When Houses Are Homes

I never knew Orrie before Grandpa and I never knew him before Norma either. When I was introduced to him GrandmaNormaandGrandpaOrrie was already one name. He the steady to her worry and she the party animal to his, well, steady. Together, they created a home that is the place I go to in my head if I need a reminder that there is a place that exists made of unlimited love, enthusiasm, and acceptance. I had an invitation to experience that, and so did everyone else–all the other family members, all their friends and ours, and all strangers they came into contact with. In their world an open invitation was more valuable than an exclusive one. Of all the accomplishments, this may be the greatest, creating a place that this world, too often, convinces us is impossible.

–Jeff Houghton, courtesy of The Unresolved Mystery

Every house has a story. Sometimes that story remains a mystery to us and all we ever know is what we uncover as we work our way through the renovation process- a penciled in growth chart or small holes in the wall around a long-gone dart board. But when we are fortunate, we meet family, friends and neighbors who fill in the gaps and help us understand the place each house has in a neighborhood and in a family.

This spring we had the honor of renovating the home of Orrie and Norma Rew. I didn’t know the Rew’s personally, but am friends with their family and have grown up knowing the role they played as advocates for education, caring individuals and part of large, loving family in Iowa City. I went to High School with their grandson Jeff and 20 years later we still joke about being MORP dates.


I was honored when Jeff’s mom asked us to take on the renovation. To be honest, it can be a little intimidating to work on a home where you know the family that celebrated Thanksgivings around the dining room table and played catch in the front yard. But it’s an honor nonetheless and our hope is to create a space that doesn’t disappoint. We want the house to feel like it’s been remodeled perfectly for its particular style and genre. Our goal is to breathe life back into the house.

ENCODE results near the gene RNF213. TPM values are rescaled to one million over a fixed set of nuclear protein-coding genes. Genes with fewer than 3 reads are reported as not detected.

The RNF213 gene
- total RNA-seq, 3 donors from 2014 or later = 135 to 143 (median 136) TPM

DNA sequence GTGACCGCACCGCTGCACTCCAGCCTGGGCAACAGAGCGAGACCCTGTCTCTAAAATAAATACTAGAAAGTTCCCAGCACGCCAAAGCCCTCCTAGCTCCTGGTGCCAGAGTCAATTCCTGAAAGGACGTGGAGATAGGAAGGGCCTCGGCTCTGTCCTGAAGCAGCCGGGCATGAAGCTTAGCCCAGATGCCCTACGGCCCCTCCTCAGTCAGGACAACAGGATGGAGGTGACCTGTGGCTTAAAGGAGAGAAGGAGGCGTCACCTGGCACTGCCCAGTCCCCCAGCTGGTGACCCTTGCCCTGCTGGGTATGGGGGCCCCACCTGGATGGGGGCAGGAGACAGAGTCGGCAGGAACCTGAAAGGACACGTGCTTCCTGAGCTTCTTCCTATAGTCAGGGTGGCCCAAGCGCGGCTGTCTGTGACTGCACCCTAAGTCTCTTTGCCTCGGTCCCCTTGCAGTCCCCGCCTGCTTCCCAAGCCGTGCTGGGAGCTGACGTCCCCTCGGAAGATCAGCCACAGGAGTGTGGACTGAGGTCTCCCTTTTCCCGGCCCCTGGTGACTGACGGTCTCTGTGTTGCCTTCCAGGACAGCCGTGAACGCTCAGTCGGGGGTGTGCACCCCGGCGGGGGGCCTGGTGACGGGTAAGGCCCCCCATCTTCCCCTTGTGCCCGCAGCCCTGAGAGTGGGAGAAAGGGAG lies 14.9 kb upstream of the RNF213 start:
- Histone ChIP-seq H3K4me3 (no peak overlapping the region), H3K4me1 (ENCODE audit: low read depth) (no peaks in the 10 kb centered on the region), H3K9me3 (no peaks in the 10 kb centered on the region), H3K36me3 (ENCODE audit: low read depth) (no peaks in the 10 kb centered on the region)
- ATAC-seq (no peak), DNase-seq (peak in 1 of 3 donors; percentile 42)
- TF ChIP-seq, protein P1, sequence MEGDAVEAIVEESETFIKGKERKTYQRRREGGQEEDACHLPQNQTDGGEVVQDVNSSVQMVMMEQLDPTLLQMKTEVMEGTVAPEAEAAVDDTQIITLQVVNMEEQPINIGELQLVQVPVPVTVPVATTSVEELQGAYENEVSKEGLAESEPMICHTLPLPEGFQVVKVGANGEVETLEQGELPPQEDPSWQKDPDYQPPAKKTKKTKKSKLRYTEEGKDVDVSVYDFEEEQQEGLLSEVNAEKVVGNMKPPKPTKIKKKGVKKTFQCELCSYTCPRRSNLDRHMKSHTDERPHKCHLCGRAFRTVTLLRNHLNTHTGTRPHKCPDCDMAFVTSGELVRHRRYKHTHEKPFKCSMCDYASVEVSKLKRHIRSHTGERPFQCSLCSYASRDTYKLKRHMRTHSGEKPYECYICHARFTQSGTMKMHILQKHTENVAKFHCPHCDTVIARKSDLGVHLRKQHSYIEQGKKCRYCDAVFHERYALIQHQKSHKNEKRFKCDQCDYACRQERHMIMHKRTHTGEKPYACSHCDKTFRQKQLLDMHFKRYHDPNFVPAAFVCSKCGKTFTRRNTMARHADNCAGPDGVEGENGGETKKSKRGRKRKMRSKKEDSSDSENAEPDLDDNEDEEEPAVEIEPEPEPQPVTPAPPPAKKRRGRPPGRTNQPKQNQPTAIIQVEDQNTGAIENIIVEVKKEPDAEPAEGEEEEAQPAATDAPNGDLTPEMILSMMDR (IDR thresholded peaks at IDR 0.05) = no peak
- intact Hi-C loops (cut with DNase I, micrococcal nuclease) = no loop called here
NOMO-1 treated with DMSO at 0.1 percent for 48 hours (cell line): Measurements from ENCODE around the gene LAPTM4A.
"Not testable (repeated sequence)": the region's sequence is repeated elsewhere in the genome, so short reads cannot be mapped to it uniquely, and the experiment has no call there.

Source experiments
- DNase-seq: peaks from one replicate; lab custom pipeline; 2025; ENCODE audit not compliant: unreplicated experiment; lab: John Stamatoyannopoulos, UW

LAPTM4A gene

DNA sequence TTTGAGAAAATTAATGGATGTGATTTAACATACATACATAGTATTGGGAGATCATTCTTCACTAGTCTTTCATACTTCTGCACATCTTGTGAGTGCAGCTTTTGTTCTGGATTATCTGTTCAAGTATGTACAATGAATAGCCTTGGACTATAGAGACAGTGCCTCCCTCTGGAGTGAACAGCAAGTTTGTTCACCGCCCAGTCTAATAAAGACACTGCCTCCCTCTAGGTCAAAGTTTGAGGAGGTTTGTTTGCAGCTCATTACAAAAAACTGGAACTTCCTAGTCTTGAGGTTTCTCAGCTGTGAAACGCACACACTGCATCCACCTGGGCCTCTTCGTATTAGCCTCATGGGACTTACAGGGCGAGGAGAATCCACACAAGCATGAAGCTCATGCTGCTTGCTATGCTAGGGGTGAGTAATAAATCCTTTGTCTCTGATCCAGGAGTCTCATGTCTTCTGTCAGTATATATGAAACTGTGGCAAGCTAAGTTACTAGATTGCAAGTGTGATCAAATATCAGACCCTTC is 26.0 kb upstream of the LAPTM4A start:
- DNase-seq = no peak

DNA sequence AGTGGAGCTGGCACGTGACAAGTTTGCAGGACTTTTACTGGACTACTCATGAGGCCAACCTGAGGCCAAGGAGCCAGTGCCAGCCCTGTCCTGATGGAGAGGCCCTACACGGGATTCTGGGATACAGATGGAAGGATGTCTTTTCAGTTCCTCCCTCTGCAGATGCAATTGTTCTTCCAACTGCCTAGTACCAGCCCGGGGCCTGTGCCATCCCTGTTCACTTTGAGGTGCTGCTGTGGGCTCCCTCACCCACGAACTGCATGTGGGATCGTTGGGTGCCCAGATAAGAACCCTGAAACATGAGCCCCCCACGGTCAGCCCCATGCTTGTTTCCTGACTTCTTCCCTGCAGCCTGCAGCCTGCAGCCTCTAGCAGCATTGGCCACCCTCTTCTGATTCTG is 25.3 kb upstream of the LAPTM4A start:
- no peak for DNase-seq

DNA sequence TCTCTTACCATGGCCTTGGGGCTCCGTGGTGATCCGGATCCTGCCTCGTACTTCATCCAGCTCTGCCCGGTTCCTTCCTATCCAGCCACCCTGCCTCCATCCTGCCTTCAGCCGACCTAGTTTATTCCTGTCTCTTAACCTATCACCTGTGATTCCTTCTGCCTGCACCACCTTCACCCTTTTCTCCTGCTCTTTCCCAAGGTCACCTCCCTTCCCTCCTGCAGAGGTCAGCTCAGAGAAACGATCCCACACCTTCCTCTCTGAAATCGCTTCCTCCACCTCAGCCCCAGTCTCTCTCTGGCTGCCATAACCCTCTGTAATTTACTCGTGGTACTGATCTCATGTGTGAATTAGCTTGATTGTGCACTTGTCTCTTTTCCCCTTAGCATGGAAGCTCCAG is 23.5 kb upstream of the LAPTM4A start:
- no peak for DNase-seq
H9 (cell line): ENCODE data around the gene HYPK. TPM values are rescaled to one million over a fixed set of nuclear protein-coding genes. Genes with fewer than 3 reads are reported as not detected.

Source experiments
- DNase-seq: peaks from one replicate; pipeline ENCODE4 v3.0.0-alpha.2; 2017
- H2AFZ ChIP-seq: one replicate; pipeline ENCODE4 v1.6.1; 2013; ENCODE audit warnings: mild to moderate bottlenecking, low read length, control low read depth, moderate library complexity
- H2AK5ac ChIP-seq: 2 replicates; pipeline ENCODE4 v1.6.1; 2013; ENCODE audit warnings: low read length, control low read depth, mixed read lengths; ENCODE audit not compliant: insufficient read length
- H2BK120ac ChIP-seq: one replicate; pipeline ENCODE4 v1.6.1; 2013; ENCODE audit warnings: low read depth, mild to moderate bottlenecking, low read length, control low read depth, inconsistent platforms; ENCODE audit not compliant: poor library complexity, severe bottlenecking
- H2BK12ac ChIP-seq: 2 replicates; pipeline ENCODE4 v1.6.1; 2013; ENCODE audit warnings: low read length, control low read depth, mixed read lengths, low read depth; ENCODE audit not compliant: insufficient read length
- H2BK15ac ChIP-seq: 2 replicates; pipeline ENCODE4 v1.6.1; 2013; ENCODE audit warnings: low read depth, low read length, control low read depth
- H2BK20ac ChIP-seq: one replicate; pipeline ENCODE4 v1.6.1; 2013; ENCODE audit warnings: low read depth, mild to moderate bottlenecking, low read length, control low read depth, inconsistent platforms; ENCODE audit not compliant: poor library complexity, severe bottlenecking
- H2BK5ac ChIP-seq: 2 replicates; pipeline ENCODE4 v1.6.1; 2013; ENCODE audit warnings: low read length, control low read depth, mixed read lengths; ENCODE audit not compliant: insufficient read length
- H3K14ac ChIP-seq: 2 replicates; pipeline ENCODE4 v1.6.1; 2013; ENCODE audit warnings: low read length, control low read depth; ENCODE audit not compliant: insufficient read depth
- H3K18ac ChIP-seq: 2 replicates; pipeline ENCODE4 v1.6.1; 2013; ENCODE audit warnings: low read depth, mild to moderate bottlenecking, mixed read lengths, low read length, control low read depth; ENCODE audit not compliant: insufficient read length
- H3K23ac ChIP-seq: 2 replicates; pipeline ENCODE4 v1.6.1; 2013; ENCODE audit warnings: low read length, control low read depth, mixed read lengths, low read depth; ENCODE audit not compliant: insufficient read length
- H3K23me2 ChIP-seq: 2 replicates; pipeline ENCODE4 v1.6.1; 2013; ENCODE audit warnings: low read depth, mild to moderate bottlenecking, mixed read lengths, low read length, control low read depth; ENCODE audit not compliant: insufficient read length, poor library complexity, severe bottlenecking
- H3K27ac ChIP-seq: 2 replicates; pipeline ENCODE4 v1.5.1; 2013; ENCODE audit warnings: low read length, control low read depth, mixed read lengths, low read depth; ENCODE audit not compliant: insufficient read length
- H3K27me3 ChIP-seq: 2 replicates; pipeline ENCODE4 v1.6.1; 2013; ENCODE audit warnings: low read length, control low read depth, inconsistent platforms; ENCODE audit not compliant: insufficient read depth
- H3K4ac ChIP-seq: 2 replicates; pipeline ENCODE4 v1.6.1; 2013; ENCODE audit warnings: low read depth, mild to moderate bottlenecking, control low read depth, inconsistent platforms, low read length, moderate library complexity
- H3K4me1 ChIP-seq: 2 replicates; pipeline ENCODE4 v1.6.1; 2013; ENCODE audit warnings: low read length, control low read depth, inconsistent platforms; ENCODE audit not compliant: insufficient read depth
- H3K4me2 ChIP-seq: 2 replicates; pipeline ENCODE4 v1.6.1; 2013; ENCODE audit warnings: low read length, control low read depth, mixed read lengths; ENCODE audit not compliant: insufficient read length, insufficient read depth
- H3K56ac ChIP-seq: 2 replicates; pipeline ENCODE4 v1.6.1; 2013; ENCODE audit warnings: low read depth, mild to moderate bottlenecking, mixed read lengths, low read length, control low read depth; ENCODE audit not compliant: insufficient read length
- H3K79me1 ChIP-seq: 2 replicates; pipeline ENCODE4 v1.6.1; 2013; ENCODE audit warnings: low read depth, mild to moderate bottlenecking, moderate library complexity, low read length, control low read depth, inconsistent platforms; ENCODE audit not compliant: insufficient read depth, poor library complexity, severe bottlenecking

I was asked recently if it felt different to know the story of the home we are renovating as opposed to a home where we know nothing of its past. To be honest, I don’t know that it changes the outcome much, and I think that affirms the way we work to maintain the integrity of a house.  I generally have a vision for the house from the first time I walk through it. But what is effected is how I process changes as they occur during the remodel. For example, when the wallpaper in one of the bedrooms at Orrie and Norma’s house started coming off it was like uncovering a long lost treasure! The first thing I wanted to do was share it with the family who knew the home much more intimately. These are the times I’m especially grateful for Social Media.


We are not afraid to make dramatic changes to homes. The before/after pictures of our houses attest to this. With that said, we spend a lot of time planning for and thinking about the “big picture” of the house. Through a series of what I like to call gut-checks we determine what feels integral to the character of a home. Those are the pieces we keep. If pieces of the home seem like an oddity that even the previous owners could have lived without, we consider removing or remodeling. Functional character is always best.


Everyone has different opinions and tastes, and as strange as it might sound that offers us creative freedom. We know that not everyone is going to love the same thing, and that is okay. Heck, in this business that is a good thing. There is no right or wrong way when it comes to flipping houses… but there are some choices that turn out better than others! We are proud of the work we do and hope that is reflected in our work. It is an honor to be chosen as the accepted offer on a home–whether it’s a single seller or an entire family selling as a group. There is a level of trust and an understanding that we will treat the house as we would want others to treat our family home. That, and I don’t want my MORP date regretting going to MORP with me because of my design decisions.

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